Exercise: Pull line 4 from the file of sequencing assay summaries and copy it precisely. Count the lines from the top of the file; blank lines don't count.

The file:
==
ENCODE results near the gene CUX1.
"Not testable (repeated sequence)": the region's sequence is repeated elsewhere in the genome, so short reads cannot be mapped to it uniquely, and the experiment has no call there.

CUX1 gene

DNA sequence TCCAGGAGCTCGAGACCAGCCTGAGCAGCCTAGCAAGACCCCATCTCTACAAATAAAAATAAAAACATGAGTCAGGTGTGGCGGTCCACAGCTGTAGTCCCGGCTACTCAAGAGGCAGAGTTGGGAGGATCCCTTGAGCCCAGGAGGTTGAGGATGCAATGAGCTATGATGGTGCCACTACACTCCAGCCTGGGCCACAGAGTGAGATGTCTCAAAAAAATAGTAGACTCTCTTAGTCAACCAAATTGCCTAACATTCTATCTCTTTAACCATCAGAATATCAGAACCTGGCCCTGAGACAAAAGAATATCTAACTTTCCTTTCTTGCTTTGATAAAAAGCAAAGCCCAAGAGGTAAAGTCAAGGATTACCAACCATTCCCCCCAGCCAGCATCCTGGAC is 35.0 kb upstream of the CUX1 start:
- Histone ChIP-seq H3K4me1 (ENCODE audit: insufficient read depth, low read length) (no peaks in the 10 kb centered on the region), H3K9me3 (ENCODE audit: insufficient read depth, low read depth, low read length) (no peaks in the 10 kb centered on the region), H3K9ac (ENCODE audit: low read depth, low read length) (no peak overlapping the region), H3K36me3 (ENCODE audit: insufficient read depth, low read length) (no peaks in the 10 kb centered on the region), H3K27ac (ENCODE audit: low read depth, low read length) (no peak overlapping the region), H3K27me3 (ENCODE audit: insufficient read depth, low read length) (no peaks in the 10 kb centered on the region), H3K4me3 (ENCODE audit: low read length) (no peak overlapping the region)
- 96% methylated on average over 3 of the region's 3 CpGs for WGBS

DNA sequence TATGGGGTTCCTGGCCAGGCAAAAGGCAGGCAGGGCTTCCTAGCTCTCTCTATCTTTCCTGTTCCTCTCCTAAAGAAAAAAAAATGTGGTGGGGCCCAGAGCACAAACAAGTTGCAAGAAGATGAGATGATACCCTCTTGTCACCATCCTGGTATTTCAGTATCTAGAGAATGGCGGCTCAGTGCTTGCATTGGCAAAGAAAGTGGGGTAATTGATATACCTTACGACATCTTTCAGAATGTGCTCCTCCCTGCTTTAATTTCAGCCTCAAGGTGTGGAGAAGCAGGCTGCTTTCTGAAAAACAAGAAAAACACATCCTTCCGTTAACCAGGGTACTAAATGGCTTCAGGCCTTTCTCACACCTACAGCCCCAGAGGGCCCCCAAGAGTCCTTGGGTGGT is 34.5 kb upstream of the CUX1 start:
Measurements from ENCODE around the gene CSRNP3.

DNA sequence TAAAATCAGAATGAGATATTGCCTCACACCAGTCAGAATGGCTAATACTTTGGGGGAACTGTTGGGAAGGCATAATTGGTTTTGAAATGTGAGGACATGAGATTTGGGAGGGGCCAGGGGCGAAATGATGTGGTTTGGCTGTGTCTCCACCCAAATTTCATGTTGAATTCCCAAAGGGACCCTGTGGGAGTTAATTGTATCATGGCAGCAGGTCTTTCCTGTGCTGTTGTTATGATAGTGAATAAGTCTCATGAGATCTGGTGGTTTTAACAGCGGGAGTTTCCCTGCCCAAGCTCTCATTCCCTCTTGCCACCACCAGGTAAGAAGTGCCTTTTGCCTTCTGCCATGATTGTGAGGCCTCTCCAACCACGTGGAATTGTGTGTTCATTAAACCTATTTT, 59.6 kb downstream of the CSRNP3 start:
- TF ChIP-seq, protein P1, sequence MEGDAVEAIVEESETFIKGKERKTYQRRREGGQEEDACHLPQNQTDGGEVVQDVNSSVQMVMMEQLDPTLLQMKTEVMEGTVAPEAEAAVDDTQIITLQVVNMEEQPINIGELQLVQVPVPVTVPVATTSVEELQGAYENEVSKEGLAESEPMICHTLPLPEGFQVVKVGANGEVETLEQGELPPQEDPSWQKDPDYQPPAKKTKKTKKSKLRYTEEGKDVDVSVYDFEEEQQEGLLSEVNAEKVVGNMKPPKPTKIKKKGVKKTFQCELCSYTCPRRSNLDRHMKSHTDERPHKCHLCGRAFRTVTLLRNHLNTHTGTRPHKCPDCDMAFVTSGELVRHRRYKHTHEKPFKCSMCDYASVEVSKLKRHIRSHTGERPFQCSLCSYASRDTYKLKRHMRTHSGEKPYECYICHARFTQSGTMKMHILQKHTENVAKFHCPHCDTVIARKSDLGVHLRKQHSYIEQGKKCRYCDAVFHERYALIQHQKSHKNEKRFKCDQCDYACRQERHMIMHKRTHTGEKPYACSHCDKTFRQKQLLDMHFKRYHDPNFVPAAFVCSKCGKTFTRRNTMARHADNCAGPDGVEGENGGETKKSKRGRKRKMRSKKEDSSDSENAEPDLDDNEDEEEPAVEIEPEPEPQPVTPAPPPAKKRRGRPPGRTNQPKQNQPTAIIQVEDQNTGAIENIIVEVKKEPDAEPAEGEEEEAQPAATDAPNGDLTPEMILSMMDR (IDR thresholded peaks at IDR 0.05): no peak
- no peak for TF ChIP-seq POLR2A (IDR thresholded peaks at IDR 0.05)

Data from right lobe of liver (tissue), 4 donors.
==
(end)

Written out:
DNA sequence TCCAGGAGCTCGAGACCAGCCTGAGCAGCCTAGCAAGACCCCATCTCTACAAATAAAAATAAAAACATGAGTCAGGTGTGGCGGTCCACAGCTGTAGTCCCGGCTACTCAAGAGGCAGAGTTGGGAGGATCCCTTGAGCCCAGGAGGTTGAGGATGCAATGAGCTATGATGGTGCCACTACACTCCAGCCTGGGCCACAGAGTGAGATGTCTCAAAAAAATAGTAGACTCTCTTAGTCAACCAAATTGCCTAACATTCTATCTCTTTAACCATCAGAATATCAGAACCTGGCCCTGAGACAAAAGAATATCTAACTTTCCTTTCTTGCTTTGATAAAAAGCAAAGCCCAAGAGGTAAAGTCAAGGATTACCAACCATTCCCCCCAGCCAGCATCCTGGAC is 35.0 kb upstream of the CUX1 start: